In the name of the Father, and of the Son and of the Holy Spirit.
Father, Son, Holy Spirit. Three persons yet one God. There are three other words that can reveal the mystery of the Trinity. They are: God is love.
On this feast of the most Holy Trinity, the Church teaches the dynamic of the Trinity as well as our relationship to God.
The Father is the origin of everything, yet the Father freely gives all to the Son. The Son in turn freely gives all to the Spirit, and the Spirit in turn gives all to us as Jesus’ disciples.
We believe that we are made in God’s image and likeness. The implications of the life of the Holy Trinity then in our lives is this: in order for us to be truly ourselves, we have to participate in God’s great cascade of love by not only receiving from the Holy Spirit but also allowing the gifts of the Holy Spirit to flow through us to others.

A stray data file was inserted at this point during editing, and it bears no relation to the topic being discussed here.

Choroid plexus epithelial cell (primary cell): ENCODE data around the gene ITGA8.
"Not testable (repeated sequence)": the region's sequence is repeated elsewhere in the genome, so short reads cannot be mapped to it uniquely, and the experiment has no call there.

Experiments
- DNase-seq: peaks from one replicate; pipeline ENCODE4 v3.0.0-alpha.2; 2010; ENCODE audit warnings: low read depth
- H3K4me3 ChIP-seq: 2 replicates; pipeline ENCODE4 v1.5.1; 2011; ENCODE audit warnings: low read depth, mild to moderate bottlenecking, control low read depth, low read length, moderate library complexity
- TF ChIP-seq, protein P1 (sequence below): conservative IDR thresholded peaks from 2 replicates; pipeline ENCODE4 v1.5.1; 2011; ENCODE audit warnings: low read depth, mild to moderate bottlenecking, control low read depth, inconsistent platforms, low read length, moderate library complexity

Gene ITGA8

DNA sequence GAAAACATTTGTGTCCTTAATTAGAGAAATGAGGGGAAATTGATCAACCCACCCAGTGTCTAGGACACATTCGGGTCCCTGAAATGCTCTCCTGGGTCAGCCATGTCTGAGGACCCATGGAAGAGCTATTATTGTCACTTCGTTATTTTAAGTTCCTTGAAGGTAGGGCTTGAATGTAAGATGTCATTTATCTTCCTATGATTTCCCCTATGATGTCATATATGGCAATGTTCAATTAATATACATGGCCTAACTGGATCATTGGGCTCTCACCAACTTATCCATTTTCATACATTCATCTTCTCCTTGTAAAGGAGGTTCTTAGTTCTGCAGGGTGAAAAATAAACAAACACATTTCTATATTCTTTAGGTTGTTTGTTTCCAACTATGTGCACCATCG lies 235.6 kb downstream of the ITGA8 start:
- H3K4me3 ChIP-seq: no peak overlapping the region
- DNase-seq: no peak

Therefore on this Father’s Day, I want to speak to you men – young and old – about fatherhood and being men of God. So, please pick up your card and your pencils and fill in the blanks and write your thoughts along the way. (Get the card here)
Wives and ladies, please listen along and pray for these guys. Hopefully this will help everyone.
This first line is taken from our second reading: we even boast of our afflictions means that the challenges and difficulties we face, if done so in union with the sufferings of Christ, they become redemptive and opportunities of great growth and learning.
Affliction produces endurance, that is the ability to be able to carry on, to persevere, to not give up when it’s hard being a husband and a dad and a brother.
Enduring during the tough times is what produces proven character, which shows the depths of who we are, which digs deep into the soul of our being. It goes beyond the superficial, the culturally correct, the GQ image and the fake masculine motif of our culture.
Proven character doesn’t cut and run but stays faithful no matter the cost.